Overview of varicose veins
Varicose veins are enlarged or twisted blood vessels that can be seen just under the surface of the skin. You may initially notice them on your legs – where they are most common – but they can appear on other body parts, too. More than half of all people over the age of 50 have varicose veins, but the condition is more common in women than in men.
If you are unhappy with the appearance of your veins or are dealing with pain, find a doctorfrom our team of experienced providers at Dignity Health and discuss your treatment options.
The symptoms of varicose veins can vary. For some people, they are merely cosmetic, with no discomfort or pain. However, there are people who do experience pain and discomfort with varicose veins. Each case is different.
With this in mind, you may or may not experience the following symptoms:
- Swollen, twisted visible veins
- Veins that are dark blue or purple
- Aching or pain while standing, or after standing for a prolonged period of time
- Throbbing or cramping in the affected area
- Discolored skin around the veins
- Itchy, restless, or swollen legs
No one knowsprecisely what causes varicose veins. Your blood vessels, including the veins (which carry blood back to your heart), contain natural valves that control blood flow. The condition exists when one or more of these valves become weakened or damaged.
When this happens, the muscle contractions that push the blood through the veins send the blood through the valves, but the valves don’t close properly behind it. This allows the blood to flow back through the vein and pool behind the valve.
Varicose veins are larger veins that show up underneath the skin. Spider veins can also appear on their own or along with varicose veins. Spider veins are similar to varicose veins, except that they are smaller and are typically blue or red in color. They also tend to be positioned closer to the surface of the skin.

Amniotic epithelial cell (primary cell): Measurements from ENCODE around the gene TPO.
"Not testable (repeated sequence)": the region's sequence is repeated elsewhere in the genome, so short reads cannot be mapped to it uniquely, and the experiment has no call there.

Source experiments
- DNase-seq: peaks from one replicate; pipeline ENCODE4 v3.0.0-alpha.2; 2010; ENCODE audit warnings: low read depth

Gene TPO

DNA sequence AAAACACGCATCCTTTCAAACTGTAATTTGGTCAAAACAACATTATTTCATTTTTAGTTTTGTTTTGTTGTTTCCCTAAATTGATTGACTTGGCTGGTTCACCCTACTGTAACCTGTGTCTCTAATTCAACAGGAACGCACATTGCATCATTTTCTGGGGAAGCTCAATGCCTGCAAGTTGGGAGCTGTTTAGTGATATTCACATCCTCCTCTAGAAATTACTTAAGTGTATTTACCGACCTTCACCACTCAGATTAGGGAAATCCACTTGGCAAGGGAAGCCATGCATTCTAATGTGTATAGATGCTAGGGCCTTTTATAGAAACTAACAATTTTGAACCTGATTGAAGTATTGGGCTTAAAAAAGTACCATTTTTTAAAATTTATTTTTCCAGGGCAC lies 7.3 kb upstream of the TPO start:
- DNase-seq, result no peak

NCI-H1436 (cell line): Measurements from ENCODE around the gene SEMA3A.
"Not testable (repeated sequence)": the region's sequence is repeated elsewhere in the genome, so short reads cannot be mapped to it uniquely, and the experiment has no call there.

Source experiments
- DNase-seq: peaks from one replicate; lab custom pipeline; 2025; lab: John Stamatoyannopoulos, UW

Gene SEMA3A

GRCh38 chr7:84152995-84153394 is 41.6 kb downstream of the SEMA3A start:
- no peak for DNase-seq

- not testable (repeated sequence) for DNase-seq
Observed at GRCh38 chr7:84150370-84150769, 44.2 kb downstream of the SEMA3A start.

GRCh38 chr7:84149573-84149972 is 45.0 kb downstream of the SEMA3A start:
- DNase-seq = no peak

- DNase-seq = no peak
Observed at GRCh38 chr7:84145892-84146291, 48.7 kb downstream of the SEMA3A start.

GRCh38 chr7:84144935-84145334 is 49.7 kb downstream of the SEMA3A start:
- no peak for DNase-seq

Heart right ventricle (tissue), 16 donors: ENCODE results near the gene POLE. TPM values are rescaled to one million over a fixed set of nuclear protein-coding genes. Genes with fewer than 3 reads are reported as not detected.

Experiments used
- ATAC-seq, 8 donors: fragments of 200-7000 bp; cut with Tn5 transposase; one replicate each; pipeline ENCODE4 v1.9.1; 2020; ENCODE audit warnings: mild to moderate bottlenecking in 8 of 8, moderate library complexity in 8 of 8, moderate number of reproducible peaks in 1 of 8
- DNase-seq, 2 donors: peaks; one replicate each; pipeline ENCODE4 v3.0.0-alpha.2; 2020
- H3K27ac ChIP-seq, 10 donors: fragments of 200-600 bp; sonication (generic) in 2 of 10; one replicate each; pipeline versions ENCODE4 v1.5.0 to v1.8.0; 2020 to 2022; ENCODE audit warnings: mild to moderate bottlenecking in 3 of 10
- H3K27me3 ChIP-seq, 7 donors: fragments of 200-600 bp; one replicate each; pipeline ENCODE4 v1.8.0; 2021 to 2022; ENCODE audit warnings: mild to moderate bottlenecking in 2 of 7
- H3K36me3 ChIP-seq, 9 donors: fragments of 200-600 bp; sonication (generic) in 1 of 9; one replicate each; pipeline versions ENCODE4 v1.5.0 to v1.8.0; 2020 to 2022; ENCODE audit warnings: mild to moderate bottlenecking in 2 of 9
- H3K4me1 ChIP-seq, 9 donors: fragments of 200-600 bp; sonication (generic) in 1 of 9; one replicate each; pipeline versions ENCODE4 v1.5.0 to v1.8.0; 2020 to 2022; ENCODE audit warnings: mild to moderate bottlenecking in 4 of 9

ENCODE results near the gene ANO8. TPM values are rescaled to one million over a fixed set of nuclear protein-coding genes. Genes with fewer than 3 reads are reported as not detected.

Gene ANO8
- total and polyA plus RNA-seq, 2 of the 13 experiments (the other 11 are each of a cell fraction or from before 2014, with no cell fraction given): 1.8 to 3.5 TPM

The reason the valves in varicose veins fail is unknown. There are a number of risk factors that can play a role. Perhaps first among these is that some people are born with weak valves or have a family history of vein or valve disease. People who smoke are also at risk. There are other potential risk factors to consider as well, including:
- Age – The older you are, the higher the risk.
- Gender – Women are at greater risk than men.
- Pregnancy – The higher volume of blood during pregnancy can enlarge veins in the legs.
- Inactivity – Standing or sitting for too long results in reduced blood flow.
- Obesity – Additional weight increases the pressure on your veins.
- Previous injury – Injury can cause damage to the veins.
There are a number of things you can do to help prevent varicose veins. The majority of these are lifestyle changes, including:
- Getting plenty of exercise
- Avoiding sitting or standing for long periods of time (change positions regularly and take breaks, even if you are at work)
- Maintaining a healthy weight
- Avoiding tight pantyhose, tights, or other clothes
- Avoiding the use of high heels
- Elevating your legs when sitting
- Wearing compression stockings
- Eating a diet that is high in fiber and low in salt
The information contained in this article is meant for educational purposes only and should not replace advice from your healthcare provider.